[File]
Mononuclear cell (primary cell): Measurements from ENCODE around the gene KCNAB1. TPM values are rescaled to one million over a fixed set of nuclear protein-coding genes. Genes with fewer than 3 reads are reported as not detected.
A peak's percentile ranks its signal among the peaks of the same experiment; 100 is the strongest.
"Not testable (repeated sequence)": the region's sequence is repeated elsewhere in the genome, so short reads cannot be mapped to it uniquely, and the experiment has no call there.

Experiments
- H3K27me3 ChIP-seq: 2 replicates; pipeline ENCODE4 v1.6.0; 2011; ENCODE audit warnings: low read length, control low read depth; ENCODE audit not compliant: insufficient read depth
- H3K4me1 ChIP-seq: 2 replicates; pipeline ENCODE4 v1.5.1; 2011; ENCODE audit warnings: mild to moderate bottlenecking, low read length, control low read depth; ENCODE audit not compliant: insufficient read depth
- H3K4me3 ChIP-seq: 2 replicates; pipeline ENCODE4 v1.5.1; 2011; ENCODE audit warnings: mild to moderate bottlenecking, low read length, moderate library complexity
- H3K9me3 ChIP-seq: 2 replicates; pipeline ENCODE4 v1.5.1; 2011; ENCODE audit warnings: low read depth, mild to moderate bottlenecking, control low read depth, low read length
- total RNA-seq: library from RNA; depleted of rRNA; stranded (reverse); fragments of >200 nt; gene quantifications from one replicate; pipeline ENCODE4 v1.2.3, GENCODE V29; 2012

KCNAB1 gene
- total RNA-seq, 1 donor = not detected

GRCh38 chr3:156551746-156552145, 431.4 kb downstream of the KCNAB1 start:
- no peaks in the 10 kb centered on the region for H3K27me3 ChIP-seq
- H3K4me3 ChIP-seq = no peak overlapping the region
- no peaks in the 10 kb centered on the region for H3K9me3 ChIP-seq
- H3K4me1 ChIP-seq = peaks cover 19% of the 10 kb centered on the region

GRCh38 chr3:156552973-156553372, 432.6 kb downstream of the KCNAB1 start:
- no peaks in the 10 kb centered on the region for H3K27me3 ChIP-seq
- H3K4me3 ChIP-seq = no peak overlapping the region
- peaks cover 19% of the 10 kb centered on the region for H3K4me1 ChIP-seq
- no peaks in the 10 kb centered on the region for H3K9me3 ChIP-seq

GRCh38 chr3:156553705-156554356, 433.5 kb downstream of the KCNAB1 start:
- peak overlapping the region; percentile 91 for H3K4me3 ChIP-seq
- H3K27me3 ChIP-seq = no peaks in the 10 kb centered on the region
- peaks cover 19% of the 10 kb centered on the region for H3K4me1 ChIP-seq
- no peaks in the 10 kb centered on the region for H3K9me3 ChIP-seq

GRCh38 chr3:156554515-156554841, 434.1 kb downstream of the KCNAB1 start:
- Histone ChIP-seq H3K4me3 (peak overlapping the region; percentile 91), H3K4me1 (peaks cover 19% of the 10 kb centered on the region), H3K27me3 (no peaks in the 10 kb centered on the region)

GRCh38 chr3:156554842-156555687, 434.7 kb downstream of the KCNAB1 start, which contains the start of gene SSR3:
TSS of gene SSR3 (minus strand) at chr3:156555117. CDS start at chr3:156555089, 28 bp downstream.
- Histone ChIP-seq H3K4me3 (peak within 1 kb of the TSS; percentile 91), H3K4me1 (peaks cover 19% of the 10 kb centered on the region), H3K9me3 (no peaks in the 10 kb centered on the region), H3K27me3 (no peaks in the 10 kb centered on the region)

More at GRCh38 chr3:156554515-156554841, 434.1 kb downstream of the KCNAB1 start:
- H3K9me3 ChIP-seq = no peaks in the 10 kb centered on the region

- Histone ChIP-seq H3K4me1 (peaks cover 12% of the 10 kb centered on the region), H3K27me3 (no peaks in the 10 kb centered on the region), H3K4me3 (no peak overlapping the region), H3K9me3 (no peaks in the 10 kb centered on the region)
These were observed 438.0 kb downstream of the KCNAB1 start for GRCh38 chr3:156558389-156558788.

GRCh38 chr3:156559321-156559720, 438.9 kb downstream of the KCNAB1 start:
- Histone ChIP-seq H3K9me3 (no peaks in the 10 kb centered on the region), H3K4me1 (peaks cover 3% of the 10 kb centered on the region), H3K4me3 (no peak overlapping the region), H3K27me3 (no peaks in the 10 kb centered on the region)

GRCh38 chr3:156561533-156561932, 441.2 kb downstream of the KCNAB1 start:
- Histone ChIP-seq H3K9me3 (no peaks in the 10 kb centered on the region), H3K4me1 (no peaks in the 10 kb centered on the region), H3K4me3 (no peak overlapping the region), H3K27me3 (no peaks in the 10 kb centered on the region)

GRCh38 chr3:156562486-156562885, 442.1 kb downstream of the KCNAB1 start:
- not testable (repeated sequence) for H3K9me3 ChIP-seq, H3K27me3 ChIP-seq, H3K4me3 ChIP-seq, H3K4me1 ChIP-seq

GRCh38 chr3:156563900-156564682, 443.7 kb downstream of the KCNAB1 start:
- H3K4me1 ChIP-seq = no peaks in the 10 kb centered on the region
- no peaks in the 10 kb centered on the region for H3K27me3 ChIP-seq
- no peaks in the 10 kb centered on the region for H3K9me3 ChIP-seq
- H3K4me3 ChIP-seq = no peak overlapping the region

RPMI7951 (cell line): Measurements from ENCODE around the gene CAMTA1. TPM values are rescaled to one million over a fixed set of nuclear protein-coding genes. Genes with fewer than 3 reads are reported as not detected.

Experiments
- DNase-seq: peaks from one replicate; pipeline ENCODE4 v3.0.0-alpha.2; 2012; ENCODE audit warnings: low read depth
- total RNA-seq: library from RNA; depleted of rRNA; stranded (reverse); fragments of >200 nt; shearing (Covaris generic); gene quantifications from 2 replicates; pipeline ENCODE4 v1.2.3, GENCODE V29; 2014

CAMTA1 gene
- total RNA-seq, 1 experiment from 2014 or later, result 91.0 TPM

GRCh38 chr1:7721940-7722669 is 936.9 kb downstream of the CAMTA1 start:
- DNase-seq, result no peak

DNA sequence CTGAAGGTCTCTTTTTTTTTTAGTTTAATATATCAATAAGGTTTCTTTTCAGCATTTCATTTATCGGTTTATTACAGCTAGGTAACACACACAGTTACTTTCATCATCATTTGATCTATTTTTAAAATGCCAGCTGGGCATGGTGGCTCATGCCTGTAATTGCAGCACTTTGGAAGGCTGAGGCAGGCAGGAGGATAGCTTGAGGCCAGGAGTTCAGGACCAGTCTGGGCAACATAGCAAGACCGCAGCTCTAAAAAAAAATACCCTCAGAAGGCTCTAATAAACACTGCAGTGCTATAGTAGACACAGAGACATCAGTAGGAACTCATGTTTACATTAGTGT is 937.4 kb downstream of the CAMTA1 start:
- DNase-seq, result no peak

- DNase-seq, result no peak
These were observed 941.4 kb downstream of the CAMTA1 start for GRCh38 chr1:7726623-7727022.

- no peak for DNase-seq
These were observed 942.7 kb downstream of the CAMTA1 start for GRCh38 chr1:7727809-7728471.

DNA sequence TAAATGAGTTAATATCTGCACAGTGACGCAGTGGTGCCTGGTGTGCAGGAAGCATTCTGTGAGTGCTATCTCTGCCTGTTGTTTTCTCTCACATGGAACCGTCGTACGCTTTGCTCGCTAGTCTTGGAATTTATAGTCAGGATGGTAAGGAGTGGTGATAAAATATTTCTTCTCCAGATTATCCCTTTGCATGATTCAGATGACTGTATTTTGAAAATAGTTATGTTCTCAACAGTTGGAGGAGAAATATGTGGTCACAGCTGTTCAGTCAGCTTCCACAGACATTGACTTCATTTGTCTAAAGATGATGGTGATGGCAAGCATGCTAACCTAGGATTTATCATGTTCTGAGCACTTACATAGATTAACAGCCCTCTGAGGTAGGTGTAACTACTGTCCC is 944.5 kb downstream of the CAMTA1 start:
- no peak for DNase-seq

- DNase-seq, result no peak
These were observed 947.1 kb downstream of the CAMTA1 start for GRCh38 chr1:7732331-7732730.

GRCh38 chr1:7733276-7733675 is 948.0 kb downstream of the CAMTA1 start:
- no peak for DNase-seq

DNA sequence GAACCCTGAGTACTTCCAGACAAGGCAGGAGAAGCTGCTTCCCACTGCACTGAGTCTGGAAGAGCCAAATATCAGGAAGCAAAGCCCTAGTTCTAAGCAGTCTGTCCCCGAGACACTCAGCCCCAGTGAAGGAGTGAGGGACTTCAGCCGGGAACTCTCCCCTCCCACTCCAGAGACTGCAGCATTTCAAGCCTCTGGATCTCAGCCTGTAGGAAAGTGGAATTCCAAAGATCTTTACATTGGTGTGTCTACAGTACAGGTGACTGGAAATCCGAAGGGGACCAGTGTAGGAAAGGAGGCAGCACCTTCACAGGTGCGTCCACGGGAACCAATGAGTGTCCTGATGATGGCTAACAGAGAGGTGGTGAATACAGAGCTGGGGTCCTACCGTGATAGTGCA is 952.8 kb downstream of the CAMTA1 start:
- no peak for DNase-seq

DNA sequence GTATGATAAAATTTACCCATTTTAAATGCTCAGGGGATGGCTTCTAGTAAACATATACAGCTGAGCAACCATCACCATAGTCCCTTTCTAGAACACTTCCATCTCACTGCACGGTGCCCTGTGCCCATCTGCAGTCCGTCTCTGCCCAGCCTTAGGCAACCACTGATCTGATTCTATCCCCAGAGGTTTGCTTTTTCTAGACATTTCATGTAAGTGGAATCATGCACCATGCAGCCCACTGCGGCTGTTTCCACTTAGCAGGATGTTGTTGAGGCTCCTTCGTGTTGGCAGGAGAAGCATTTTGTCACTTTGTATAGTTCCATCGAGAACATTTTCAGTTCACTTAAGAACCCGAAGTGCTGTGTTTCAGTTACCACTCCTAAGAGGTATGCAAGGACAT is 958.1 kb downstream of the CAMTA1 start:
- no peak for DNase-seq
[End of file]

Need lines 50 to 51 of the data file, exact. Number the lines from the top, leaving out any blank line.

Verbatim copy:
- total RNA-seq: library from RNA; depleted of rRNA; stranded (reverse); fragments of >200 nt; shearing (Covaris generic); gene quantifications from 2 replicates; pipeline ENCODE4 v1.2.3, GENCODE V29; 2014

CAMTA1 gene